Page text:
I've read reviews of the Hoya HD line of lens filters that say they're the best filters on earth.

I've read reviews of the B+W XS-Pro line that say the exact same thing.

How do these filter lines actually compare? There seems to be about a 10-30% premium price on the B+W XS-Pro line versus Hoya. Is this extra money actually buying me anything?

  • \$\begingroup\$ What type of filter are you looking at? What lens and or body are you planning on using this with? \$\endgroup\$
    – dpollitt
    Jun 16, 2011 at 13:38
  • \$\begingroup\$ The Hoya HD are the best filters I have ever tried and clearly superior to the B+W SMC filters. Unfortunately, I cannot answer your question since I did not try an XS-Pro. However, I can say that I have no issue at all with the Hoya HDs. \$\endgroup\$
    – Itai
    Jun 16, 2011 at 13:46
  • \$\begingroup\$ @dpollit: I'm looking for a full range of filters. UV, ND, GND, polarizing, etc. If the quality is different between the two brands for different filter types, that's a valid answer, too. I'll be using it with my Canon XSi. I have a 50mm f/1.4 lens, and a 70-300mm IS on order (both 58mm threads). I may want a GND for my 10-22mm UW Sigma lens as well (77mm threads). \$\endgroup\$
    – Flimzy
    Jun 16, 2011 at 20:09
  • \$\begingroup\$ kenrockwell.com/hoya/hd-filters.htm I think Ken clearly prefer the Hoya HD filers. \$\endgroup\$
    – user24388
    Nov 27, 2013 at 3:36
  • \$\begingroup\$ Among the "mechanical" people (machinists, etc.), brass is often referred to as being "self lubricated" - that is, it is very much less susceptible to binding, particularly when used in a situation where you are having threads on the material. While it is tempting to go with a much cheaper alternative for filter rings, you only have to be unable to get your filters unscrewed once to appreciate brass. If you can afford it, avoid aluminum as a filter ring material. \$\endgroup\$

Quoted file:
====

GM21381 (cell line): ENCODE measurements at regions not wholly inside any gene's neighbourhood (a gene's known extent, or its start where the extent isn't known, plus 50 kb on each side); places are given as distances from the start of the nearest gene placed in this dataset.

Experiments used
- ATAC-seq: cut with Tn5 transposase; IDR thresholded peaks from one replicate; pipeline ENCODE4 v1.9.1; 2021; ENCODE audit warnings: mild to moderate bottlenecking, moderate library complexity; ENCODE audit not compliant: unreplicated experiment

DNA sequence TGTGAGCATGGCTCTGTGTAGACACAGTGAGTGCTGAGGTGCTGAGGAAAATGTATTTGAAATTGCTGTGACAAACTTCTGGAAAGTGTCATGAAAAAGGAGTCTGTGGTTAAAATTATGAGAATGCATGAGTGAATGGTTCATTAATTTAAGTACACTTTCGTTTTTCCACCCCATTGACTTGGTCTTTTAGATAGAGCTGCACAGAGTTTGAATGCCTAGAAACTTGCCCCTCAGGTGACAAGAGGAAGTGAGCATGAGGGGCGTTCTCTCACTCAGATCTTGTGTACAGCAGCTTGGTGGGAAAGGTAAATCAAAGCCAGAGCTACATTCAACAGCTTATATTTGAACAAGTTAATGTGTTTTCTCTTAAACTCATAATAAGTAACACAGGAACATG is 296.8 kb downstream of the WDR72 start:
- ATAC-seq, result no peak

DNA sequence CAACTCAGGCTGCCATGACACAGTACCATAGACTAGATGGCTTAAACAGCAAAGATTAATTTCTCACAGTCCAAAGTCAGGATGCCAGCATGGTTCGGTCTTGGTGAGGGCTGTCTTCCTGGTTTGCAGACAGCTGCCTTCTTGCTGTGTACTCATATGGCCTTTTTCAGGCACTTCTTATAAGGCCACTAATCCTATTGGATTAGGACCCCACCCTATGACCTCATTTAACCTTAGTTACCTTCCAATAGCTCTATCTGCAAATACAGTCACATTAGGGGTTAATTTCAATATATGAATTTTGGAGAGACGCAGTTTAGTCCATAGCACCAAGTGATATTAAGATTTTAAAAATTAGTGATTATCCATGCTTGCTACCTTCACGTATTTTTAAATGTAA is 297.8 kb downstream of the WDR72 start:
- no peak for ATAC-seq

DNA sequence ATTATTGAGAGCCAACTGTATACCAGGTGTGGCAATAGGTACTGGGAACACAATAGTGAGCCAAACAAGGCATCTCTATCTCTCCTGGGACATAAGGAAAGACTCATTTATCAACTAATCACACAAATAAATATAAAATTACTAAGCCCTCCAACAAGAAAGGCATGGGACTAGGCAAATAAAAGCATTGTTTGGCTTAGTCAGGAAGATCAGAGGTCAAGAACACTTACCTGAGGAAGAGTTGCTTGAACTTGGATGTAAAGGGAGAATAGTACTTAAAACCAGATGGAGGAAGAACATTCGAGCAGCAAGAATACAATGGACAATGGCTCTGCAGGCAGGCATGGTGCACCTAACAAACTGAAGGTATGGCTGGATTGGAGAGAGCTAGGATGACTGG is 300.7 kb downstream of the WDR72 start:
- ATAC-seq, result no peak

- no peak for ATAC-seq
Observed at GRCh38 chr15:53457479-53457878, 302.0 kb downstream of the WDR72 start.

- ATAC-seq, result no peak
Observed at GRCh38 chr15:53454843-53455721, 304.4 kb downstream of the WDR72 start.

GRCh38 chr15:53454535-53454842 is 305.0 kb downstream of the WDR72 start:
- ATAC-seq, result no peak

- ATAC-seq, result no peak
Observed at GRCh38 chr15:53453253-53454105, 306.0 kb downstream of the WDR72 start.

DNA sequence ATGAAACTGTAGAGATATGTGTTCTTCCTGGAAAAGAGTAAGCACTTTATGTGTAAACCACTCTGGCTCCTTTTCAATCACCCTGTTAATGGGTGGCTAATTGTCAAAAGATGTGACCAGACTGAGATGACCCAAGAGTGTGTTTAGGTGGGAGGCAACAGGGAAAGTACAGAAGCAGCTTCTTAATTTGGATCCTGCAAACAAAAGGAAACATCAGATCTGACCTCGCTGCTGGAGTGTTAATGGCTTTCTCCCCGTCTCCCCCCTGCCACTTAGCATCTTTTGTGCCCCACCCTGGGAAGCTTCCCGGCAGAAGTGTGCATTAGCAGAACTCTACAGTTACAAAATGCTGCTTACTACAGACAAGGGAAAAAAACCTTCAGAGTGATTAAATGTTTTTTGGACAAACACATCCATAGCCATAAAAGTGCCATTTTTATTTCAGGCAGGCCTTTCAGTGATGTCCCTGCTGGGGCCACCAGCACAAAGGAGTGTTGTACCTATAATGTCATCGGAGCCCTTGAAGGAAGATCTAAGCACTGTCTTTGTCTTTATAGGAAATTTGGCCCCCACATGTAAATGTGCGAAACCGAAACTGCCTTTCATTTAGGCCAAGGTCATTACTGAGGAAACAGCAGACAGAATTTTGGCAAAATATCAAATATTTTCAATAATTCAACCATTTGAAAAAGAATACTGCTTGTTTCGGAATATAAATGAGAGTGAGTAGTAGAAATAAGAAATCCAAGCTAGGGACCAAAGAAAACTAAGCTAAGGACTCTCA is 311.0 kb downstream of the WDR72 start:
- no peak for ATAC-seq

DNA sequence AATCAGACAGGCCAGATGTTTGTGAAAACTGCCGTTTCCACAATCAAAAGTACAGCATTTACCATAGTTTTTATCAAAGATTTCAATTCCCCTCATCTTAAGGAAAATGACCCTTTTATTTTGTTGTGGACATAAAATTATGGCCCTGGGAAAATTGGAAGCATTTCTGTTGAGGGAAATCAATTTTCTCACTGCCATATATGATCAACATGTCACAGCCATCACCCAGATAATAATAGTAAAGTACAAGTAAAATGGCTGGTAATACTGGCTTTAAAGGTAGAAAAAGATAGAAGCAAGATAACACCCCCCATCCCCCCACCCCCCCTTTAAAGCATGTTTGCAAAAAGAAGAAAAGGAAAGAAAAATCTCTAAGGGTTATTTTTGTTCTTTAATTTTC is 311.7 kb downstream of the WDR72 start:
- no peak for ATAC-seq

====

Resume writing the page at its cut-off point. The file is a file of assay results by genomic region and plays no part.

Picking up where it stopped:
– user27072
    Mar 27, 2014 at 17:55

2 Answers 2


B+W filters use brass rings, vs Hoya, which uses aluminum rings. Now, I will preface this that I am not sure about Hoya HD, as its new and there is no info on the Hoya website. However the Pro1 line is aluminum.

B+W uses brass because it is less susceptible to shrinking/growing in cold/hot weather, and won't bind to filter threads on a lens. This means that even if you put your filter on in a warm room and shoot in freezing temps, you can easily remove the filter when needed.

As for glass, B+W uses Schott glass, some of the best optical glass in the world. Is it better than Hoya? Who knows. Use the filter that works for you, that you can trust.

  • 3
    \$\begingroup\$ Hoya says that, in case of collision, brass is more susceptible to pass more force to the lens element as it is harder than aluminum. I found it interesting as it is very simple concept from Physics. :) \$\endgroup\$ Aug 1, 2012 at 21:20

I have used both and know for fact that the HOYA will bind readily to other filter you stack it on. You will find yourself spending time trying to separate them every time you use it. Very annoying factor. I am tired of having to carry those wrenches to unbind them. B+W lines made off brass and just won't bind. Those XS-Pro filters are even thinner than the HOYA HD. I love them. They are all with MRC some with Nano technology and it is worth it.


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